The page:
Since the 1960s athletes have been competing in races barefooted and, with the recent increasing wave of interest in barefoot running, many people have raced to purchase minimalist shoes and jumped, quite literally, feet first into the sport. The reason being that with natural, ‘shoeless’ running, the lateral edge of the human forefoot is the part which strikes the ground with the most force. Running in padded shoes typically alters this as more emphasis is placed on the heel and the area towards the back of the foot – which has been claimed to cause more stress on the heel, knees and hips. Therefore many athletes became interested in the sport to strengthen the foot and help improve speed.
Although not strictly a shoe-less sport, there are various ways of tackling barefoot running; some runners wear specially adapted socks, some opt for running moccasins (like outdoor bedroom slippers) and some use minimalist shoes that resemble ordinary running shoes but are constructed from very thin, unpadded materials and have a flat sole with minimal tread. It isn’t, however, as simple as changing your running shoes.
It’s Not ‘Ready, Steady, Go’….
Going from padded, structured running shoes to minimalistic ones is quite a physical change for
your feet and not one which should be presumed easy or natural. It is essential that you train the foot and leg muscles gradually to run in such minimalistic shoes to help reduce injuries and lessen metatarsal stress. Due to the design of barefoot running shoes it is actually recommended that you alternate; training in barefoot shoes whilst running in your specialised running shoes. As Daniel E. Lieberman*, professor of human evolutionary biology at Harvard University states, “If you’ve been a heel-striker all your life you have to transition slowly to build strength in your calf and foot muscles.”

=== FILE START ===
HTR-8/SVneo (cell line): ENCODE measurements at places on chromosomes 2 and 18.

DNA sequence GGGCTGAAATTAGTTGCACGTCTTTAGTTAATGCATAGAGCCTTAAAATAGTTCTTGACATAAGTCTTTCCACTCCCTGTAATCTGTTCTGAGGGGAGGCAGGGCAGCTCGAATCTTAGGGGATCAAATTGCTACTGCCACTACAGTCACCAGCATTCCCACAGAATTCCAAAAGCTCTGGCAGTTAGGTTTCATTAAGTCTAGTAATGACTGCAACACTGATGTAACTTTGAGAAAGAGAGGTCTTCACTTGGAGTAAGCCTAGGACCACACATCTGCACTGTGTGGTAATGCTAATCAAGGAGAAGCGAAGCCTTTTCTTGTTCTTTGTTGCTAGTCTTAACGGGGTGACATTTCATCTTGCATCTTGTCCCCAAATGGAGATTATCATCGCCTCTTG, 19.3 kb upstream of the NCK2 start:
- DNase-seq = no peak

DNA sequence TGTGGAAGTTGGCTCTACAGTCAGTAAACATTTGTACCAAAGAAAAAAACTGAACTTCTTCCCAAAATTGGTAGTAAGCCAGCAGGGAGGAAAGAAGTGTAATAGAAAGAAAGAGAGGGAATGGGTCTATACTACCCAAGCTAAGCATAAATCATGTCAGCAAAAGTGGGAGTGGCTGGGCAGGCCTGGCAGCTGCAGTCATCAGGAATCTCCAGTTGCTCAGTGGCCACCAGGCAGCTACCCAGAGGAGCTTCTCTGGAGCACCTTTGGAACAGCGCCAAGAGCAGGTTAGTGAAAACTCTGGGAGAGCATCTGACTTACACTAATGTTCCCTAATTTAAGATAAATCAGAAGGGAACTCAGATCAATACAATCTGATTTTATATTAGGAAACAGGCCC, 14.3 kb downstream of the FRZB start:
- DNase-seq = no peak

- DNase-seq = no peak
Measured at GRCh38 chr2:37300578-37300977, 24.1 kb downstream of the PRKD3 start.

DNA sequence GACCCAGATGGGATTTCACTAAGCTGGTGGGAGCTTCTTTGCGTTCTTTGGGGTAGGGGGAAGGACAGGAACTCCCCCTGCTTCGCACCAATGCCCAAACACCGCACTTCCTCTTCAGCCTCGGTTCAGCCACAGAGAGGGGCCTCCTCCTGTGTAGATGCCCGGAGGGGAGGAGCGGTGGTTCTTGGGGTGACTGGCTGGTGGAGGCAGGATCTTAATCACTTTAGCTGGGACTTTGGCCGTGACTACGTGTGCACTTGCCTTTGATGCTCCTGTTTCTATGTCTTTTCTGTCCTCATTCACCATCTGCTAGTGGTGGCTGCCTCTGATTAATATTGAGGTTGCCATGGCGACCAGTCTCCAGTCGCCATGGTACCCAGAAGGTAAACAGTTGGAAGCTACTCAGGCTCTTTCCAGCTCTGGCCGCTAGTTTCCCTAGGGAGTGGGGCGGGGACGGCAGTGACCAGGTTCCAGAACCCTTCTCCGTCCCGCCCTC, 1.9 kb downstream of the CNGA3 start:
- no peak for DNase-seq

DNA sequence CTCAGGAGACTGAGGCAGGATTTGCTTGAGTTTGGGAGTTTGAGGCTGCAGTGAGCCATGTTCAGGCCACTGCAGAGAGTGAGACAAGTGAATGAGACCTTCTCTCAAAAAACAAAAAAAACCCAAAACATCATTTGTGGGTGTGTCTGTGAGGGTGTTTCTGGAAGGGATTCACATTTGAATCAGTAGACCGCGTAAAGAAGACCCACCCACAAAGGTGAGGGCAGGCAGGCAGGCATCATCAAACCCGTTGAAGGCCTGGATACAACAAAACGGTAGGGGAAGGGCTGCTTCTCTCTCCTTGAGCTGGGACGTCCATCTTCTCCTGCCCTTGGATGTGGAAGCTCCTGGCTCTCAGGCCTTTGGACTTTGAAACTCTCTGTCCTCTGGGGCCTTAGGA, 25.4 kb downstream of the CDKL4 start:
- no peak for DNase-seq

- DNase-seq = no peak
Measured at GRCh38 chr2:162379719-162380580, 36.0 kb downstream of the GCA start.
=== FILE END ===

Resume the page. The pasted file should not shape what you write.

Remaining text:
Choosing Your Minimalist Shoes
The first consideration when choosing your first pair of minimalist running shoes is the thickness, or profile, of the sole and heel as you want your feet to immediately sense and communicate to your brain the type of terrain you are on, adapting to a natural running style. Avoid shoes which have a built up heel as these encourage you to over point your toes when running, which could lead to foot damage.
Secondly, think about the flexibility of the sole and check there is no arch support. Barefoot running is all about training your foot arch to naturally flatten so a stiff sole and arch support will only preventing the muscles from acting in this way. A good way to test this is by seeing if you can twist and bend the sole of the shoe with ease. Obviously it needs to protect the sole of your foot from the environment, but flexibility allows your foot to become more familiar with the ground.
Thirdly, remember that the lighter the shoe the better. If the shoes weight is distributed unevenly
(i.e. heavier at the toe or heel) it will cause a bias tendency in the way the foot moves with the shoe and go against its natural movement.